His name stands out among witnesses who weren’t called by the Missing Women Commission of Inquiry.
At the time when police forces were fumbling the hunt for the person preying on women working Vancouver’s Downtown Eastside strolls, he was the noncommissioned officer in charge of the RCMP’s southwest district major-crime section.
Then a sergeant, Bob Paulson is now the RCMP commissioner, and lawyers representing the families of these women wanted him on the witness stand. But the commission chaired by former B.C. attorney general Wally Oppal refused to summon Canada’s top Mountie.
In their final submission to the commission, lawyers Cameron Ward and Neil Chantler and researcher Robin Whitehead argue that the inquiry is incomplete because witnesses like Paulson weren’t summoned.
According to their filing, Paulson was “extensively involved in the missing women’s investigations”.
“His name appears hundreds of times in the documents disclosed to the Commission,” the submission states.
It also notes that in March 2000, then-sergeant Paulson and a staff sergeant approached then–chief superintendent Gary Bass of the RCMP’s E Division in B.C. “with a proposal to create a coordinated effort to review” unsolved homicides and the cases of the missing women. This was mentioned in a report for the Oppal commission by Deputy Chief Jennifer Evans of the Peel Regional Police.
Evans noted that the staff sergeant wrote a proposal that read in part that “at least 3 (three) serial killers are believed to be operating in BC at this time”.
It took almost a year before a so-called “Joint Forces Operation” was launched in connection with investigating the disappearances of the missing women.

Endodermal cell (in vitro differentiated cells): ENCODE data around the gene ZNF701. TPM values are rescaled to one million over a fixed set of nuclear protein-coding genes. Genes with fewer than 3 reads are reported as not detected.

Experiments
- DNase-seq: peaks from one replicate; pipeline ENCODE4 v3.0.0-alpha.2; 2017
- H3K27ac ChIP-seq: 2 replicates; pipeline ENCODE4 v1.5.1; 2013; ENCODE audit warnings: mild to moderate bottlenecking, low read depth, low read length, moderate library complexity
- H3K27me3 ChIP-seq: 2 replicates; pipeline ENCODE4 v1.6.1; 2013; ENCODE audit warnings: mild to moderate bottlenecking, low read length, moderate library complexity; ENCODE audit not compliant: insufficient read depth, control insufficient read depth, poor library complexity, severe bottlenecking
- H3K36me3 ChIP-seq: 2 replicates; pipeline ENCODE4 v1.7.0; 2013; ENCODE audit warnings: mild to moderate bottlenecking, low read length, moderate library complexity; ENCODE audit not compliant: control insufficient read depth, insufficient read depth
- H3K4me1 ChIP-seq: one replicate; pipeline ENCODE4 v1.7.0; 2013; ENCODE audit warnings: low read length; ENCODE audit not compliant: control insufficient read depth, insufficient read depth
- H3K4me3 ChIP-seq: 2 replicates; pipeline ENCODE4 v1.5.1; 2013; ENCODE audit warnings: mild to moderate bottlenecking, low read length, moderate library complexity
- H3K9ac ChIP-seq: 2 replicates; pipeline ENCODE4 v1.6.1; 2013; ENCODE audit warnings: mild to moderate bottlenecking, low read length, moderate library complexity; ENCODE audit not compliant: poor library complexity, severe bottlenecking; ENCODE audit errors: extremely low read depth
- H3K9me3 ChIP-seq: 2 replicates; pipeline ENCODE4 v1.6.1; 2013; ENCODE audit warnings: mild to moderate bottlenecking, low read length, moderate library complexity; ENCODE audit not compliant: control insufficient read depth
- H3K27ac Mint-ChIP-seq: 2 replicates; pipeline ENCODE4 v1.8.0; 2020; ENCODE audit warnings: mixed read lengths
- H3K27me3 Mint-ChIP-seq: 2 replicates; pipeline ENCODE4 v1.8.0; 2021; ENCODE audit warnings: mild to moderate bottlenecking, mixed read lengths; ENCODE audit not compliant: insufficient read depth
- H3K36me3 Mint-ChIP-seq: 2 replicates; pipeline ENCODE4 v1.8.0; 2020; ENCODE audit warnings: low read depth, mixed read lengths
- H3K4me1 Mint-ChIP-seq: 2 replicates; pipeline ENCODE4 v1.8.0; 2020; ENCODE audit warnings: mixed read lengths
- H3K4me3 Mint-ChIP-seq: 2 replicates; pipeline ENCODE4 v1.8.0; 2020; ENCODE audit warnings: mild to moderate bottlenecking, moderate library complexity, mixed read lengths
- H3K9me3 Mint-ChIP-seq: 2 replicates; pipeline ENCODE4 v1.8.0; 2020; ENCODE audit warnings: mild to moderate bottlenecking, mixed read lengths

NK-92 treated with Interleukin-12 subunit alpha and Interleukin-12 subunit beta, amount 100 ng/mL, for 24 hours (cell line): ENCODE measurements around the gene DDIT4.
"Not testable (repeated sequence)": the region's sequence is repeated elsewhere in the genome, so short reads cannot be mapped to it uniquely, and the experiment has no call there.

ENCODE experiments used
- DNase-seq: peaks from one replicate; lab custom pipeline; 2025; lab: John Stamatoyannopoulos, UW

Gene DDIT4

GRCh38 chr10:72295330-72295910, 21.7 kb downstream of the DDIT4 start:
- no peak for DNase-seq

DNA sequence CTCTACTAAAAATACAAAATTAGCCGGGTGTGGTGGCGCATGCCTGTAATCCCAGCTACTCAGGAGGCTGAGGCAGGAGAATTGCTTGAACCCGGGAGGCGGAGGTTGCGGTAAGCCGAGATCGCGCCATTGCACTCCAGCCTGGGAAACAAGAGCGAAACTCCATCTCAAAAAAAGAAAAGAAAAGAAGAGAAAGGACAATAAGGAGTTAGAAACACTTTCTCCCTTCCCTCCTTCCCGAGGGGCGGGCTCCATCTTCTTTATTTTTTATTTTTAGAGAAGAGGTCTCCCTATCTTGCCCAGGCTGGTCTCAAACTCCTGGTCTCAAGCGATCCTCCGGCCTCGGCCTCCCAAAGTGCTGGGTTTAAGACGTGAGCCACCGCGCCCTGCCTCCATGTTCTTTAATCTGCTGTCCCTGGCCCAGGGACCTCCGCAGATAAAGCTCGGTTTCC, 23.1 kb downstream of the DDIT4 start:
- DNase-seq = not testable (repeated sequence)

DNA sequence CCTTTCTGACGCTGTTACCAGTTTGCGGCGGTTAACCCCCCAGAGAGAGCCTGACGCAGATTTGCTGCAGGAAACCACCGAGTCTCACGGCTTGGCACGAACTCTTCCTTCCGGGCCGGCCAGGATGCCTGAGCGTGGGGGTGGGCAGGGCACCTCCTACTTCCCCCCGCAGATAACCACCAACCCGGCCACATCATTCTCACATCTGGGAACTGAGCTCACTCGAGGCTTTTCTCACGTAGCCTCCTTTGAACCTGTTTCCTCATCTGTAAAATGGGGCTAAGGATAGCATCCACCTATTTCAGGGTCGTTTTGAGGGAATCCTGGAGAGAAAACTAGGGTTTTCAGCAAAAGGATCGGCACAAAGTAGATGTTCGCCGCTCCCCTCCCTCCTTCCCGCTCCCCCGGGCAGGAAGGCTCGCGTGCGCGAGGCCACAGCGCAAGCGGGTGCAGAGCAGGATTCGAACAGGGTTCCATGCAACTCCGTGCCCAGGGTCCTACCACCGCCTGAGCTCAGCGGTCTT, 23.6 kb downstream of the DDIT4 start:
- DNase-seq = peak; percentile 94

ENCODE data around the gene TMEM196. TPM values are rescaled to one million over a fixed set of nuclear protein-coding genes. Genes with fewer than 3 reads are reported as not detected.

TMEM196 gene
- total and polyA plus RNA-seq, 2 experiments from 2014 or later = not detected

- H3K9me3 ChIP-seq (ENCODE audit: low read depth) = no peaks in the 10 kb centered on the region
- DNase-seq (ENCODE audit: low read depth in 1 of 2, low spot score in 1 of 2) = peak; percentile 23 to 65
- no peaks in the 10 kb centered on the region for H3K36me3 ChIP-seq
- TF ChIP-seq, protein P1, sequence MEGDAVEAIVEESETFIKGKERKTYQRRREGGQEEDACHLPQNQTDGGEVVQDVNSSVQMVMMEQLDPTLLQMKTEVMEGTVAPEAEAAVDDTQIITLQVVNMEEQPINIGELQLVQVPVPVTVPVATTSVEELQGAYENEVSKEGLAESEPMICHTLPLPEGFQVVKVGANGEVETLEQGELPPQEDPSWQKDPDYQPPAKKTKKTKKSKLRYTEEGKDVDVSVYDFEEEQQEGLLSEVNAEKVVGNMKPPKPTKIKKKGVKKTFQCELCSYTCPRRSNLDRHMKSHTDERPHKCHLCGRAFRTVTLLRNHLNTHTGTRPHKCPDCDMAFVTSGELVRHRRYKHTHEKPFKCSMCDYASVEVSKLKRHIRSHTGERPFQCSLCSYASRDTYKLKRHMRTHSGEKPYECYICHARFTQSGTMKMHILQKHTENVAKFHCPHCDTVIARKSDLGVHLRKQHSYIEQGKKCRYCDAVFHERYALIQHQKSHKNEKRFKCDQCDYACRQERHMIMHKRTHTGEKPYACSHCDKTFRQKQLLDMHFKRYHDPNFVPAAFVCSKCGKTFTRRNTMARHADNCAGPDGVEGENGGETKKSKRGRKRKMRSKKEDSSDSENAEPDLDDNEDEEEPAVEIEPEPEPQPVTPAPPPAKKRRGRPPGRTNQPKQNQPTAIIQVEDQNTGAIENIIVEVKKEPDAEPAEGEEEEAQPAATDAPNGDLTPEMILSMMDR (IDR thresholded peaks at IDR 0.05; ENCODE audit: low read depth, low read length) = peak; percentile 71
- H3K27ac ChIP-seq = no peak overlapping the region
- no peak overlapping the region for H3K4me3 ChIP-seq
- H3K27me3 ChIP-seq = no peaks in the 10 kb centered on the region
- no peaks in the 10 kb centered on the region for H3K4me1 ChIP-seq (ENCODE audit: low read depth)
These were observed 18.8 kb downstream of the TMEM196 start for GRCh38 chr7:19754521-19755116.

In a phone interview with the Georgia Straight on August 22, Chantler indicated that lawyers for the families hoped to ask Paulson about this March 2000 meeting.
“We would have wanted to probe the circumstances and find out exactly what they exactly said and what discussions were had, and why efforts weren’t taken to form a JFO earlier in those circumstances,” Chantler said.
Robert Pickton, a pig farmer from Port Coquitlam, was eventually arrested in 2002. He was convicted in 2007 for the deaths of six women whose remains were found on the farm. The Crown eventually stayed charges against him for the deaths of 20 other women.
Paulson was sergeant in charge of the RCMP’s southwest district major-crime section from 1999 to 2001. B.C.’s southwest region includes the Lower Mainland. Paulson’s office didn’t respond to a request for comment before deadline.
The final submission by the families’ lawyers also identified 16 other witnesses who were not called by the commission.
One of these is David Pickton, who lived with his brother Robert and was “well known to police” for being associated with the Hells Angels. According to the submission, the Picktons’ properties in Port Coquitlam were “known by the police to be hives of illegal activity, including cockfighting, illicit alcohol and drug use, prostitution and petty theft”.
The document states that “despite the RCMP’s frequent attendances there, possibly as many as 49 murders were perpetrated”.
Commission spokesperson Ruth Atherley told the Straight by phone that Oppal cannot comment because he’s preparing his report.
In their final submission, the lawyers for the families also note that there are “many theories” about why Pickton wasn’t stopped early on. One is in connection with the police investigation of the Hells Angels, whose members frequented the Picktons’ Piggy Palace booze can.
According to the lawyers, this could have “in some way played a role in the police departments’ failure to intervene in Robert Pickton’s activities”.
They also raise the possibility that “police knew more about the Picktons than they were willing to disclose publicly.”
As well, the lawyers state, “many believe…that Robert Pickton did not act alone.”